It [is] attractive to the coeds and also inexperienced or aging out players. You know, I never played soccer before I got involved here and you don't have to be a pro, but what's interesting about the group is we have some really good players and they've got the smell of how this is working and we have some new players that are, you know, in their 70s, men and women, and you'll see the good players that that are coaching them as they go along. They’re feeding them the ball, even when they could probably score on their own. So it's a real good level of intermingling of all different skill levels.

On what walking soccer means to him…

That's a situation that's evolved with time. When I first was asked about it, I had no clue. I have to be honest, I'd never heard of it. I was not a soccer player prior to that. So like any other relationship, it evolved over time. It started off as something, and then I took it to heart because I could see that it was being met with enthusiasm. And then keeping in touch with it, mostly by YouTube, checking it out and seeing that it's spreading around, especially Europe. I could see that it was a good fit for our group, so those kinds of things helped strengthen my drive to move it forward and now it's developed its own energy and I'm happy to continue to organize it and watch it grow.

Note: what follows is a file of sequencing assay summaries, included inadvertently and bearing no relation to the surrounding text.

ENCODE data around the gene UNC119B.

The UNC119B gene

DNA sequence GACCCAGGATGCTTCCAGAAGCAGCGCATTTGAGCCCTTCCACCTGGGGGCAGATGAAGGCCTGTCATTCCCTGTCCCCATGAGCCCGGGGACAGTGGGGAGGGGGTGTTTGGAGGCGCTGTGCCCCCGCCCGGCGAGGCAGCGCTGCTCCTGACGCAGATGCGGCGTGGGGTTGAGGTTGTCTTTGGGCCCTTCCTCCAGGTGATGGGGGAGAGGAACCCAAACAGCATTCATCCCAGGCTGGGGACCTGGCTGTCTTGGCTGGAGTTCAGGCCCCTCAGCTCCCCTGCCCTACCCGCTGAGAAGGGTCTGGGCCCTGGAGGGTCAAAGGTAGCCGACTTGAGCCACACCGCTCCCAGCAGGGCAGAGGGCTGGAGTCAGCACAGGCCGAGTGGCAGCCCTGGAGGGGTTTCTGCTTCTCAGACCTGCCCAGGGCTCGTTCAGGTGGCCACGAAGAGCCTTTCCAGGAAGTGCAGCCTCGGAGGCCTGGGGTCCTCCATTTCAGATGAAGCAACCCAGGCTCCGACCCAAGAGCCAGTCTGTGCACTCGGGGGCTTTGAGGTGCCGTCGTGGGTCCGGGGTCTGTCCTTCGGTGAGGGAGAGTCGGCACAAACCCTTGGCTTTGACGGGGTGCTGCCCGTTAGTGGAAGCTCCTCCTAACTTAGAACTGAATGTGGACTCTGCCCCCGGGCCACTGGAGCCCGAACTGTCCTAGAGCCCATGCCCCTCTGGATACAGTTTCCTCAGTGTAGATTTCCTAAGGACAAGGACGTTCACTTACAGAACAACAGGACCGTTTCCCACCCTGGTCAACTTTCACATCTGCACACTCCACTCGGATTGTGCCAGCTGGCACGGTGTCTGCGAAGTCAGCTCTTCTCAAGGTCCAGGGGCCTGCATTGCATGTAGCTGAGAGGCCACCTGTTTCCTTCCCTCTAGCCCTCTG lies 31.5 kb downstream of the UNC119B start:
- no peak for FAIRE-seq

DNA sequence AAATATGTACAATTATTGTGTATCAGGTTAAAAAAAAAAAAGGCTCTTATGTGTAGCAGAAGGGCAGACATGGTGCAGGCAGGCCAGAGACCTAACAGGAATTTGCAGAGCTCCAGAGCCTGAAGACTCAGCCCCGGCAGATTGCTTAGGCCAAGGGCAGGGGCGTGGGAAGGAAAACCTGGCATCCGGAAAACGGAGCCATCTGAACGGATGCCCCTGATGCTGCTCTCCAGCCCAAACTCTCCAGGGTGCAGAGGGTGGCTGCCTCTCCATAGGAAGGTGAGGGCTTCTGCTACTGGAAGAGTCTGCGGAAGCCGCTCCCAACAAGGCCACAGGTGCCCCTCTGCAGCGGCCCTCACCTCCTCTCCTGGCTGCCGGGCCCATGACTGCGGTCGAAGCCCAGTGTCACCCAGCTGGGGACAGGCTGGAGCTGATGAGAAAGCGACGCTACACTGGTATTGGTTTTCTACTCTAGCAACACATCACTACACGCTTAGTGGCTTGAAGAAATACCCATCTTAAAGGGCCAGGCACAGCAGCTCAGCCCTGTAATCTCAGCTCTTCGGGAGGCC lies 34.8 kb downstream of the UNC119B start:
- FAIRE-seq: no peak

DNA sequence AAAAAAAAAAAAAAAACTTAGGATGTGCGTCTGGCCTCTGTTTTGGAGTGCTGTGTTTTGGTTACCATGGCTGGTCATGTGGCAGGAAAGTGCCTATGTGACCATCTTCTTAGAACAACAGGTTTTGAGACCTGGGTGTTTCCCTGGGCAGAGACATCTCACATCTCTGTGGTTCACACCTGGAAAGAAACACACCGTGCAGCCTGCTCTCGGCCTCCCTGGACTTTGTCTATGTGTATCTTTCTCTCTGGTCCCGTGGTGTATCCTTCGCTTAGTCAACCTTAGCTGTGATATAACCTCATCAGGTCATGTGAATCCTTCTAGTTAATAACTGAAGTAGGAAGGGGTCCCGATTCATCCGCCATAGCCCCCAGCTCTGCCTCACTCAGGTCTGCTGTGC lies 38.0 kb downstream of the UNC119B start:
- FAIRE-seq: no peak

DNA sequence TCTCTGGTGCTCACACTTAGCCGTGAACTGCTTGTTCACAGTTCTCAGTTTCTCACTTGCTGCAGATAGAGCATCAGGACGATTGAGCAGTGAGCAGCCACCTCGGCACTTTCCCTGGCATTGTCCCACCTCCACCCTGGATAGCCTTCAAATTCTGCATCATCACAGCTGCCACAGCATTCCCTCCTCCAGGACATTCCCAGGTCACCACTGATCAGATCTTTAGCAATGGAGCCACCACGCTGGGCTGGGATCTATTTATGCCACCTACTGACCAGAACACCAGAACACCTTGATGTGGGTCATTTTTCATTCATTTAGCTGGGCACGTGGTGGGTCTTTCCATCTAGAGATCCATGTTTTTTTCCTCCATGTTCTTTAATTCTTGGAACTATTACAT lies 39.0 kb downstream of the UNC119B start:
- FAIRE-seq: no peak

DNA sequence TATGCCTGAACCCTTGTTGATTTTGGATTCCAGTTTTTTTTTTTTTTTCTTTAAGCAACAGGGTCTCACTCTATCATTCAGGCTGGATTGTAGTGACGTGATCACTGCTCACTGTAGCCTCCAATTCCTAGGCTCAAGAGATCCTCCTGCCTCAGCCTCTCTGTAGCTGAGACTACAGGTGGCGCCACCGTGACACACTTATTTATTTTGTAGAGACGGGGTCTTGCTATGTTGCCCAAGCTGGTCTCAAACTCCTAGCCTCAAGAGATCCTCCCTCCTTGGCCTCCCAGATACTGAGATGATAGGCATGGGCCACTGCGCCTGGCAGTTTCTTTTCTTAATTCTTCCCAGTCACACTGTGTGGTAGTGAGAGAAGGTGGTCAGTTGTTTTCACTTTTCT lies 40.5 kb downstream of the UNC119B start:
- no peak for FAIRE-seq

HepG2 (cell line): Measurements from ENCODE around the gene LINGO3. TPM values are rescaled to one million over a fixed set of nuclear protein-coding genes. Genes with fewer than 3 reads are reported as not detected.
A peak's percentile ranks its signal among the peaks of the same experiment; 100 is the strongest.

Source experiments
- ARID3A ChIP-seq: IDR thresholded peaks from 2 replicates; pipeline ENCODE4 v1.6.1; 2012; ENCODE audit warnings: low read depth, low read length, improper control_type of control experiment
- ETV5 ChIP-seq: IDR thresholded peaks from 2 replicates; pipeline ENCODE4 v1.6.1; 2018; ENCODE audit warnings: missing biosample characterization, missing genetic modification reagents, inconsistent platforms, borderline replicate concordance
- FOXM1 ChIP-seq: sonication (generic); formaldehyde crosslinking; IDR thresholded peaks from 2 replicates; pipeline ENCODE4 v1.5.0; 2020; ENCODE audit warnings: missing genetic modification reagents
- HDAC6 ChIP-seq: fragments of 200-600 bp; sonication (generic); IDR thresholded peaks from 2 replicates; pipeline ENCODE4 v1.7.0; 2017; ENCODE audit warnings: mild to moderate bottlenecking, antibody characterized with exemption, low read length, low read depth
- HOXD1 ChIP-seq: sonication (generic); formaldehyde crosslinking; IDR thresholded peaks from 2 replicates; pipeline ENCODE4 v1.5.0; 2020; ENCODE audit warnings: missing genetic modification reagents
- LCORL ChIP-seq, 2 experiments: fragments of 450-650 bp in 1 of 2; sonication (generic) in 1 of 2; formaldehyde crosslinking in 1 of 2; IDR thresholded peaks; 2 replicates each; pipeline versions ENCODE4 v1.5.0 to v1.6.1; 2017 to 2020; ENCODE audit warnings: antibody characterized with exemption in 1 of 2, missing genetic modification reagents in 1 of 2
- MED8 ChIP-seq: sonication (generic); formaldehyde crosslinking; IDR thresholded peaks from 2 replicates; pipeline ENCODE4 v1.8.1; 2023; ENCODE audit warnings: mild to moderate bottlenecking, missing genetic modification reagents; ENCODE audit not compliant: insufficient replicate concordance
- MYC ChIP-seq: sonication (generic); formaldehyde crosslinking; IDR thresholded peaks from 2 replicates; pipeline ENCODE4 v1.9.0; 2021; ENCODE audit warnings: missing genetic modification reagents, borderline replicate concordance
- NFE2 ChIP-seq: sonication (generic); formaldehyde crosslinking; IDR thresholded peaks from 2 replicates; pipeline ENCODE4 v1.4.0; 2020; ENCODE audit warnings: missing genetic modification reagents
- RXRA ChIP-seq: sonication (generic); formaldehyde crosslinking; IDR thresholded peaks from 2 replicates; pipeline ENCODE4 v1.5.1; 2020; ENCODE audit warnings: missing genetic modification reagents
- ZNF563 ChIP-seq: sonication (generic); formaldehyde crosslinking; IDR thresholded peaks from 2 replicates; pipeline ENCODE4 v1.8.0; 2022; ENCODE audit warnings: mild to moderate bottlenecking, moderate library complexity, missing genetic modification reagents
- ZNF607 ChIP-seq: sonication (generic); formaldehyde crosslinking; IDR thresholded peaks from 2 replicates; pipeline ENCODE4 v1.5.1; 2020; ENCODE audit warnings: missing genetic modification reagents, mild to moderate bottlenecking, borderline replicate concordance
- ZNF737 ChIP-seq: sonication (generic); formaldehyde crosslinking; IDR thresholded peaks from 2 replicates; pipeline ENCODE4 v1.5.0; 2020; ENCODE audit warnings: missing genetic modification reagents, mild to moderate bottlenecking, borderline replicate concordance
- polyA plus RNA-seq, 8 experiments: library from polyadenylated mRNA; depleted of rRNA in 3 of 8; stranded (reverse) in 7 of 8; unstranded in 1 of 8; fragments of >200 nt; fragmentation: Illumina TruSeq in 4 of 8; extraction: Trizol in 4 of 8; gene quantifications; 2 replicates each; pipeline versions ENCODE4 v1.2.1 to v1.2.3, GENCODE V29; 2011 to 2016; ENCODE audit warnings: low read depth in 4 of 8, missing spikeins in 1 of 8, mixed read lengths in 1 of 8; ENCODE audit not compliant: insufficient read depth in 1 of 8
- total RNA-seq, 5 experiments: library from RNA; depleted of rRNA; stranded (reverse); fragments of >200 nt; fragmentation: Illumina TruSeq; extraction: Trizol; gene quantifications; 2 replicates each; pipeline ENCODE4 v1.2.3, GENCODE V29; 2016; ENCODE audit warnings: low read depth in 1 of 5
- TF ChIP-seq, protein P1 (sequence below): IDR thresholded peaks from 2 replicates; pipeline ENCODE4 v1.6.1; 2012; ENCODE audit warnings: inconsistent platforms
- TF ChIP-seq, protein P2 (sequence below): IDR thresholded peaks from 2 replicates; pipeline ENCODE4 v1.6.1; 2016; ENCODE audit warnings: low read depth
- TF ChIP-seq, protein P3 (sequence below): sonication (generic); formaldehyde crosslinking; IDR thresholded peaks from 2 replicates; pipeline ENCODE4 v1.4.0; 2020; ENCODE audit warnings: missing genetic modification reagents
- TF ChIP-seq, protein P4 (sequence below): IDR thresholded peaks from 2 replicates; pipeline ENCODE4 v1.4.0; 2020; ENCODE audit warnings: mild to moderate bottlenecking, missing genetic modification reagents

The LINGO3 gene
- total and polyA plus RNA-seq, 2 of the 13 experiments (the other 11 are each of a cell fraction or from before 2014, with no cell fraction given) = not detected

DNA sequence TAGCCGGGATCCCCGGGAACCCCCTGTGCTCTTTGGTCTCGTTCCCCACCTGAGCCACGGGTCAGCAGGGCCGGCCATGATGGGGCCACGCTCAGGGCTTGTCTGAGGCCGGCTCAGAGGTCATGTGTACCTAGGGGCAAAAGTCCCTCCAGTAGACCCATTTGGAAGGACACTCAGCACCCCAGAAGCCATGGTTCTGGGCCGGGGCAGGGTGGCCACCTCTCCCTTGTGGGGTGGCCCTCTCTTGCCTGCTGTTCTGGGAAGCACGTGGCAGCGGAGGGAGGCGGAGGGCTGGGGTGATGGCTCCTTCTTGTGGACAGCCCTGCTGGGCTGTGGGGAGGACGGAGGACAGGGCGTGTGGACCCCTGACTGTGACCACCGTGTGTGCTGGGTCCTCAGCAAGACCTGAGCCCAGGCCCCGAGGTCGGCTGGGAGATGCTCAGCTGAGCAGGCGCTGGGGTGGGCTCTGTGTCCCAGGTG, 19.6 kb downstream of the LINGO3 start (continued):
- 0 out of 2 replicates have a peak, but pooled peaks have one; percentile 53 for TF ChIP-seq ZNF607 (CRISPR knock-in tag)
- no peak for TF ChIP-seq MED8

On his community of players…

The people I have are very committed. There’s moderate incremental growth every year, but it's quite a lot of the same people and that's because, speaking generally, in a huge sports community like Central Vancouver Island and Vancouver Island in its entirety, the competitive people and players have so much more opportunity to participate than the relaxed group does.
I found that out, a year ago (2022) as a specific example, when I opened up my third Annual Tournament to both Competitive and Relaxed tiers of play. We had half the arena for the Competitive side and then we had one pitch open for the Relaxed tier of players. We had one
Relaxed team from Victoria that come up and my Relaxed team. They played two or three games and then they just packed it in. This year, I've got as many relaxed level teams coming as competitive. So the arena split in half, we've got 4 pitches and they're going to be going nonstop all day. And so that growth, just as I mentioned earlier, significant growth has been on the relaxed tier of play and I think that the overall sport is going to continue to grow, percentage wise, more on the Relaxed level of play than on the Competitive side.

On what he would say to newcomers to walking soccer…

Don't be afraid, first of all, I'd never played soccer and I'm 70 now. I have a riot every time I go out playing. No experience really necessary. I mean, if you're not able to walk, that might be an issue. I've got one fella, he’s 83 with a list of injuries etc, just plays goal for us. We're a friendly group. We don't nail shots from 5 yards away to kill people. I would say to somebody, just get a pair of sneakers or some low profile cleats and come on out and give it a try. Or just go out and watch the game and see if it works for you. There's tons of laughing and there's people you know, teasing each other all the time, at least in my group.
Experience isn't really necessary. There's all skill levels but our general year-round play welcomes all skill levels, all abilities, all experience levels, men, women, big, tall, strong, small. Come on out and try it. It's a really nice light workout. Nothing to be afraid of except having a good time.